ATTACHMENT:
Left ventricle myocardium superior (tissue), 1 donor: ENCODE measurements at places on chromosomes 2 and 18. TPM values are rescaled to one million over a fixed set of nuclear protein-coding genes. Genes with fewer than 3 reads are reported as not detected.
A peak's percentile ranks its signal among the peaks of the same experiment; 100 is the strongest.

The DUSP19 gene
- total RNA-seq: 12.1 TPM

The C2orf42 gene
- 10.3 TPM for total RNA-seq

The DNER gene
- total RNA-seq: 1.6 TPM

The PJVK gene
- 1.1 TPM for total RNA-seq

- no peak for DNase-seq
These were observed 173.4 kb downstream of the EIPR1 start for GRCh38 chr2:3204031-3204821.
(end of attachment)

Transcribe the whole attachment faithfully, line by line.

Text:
Left ventricle myocardium superior (tissue), 1 donor: ENCODE measurements at places on chromosomes 2 and 18. TPM values are rescaled to one million over a fixed set of nuclear protein-coding genes. Genes with fewer than 3 reads are reported as not detected.
A peak's percentile ranks its signal among the peaks of the same experiment; 100 is the strongest.

The DUSP19 gene
- total RNA-seq: 12.1 TPM

The C2orf42 gene
- 10.3 TPM for total RNA-seq

The DNER gene
- total RNA-seq: 1.6 TPM

The PJVK gene
- 1.1 TPM for total RNA-seq

- no peak for DNase-seq
These were observed 173.4 kb downstream of the EIPR1 start for GRCh38 chr2:3204031-3204821.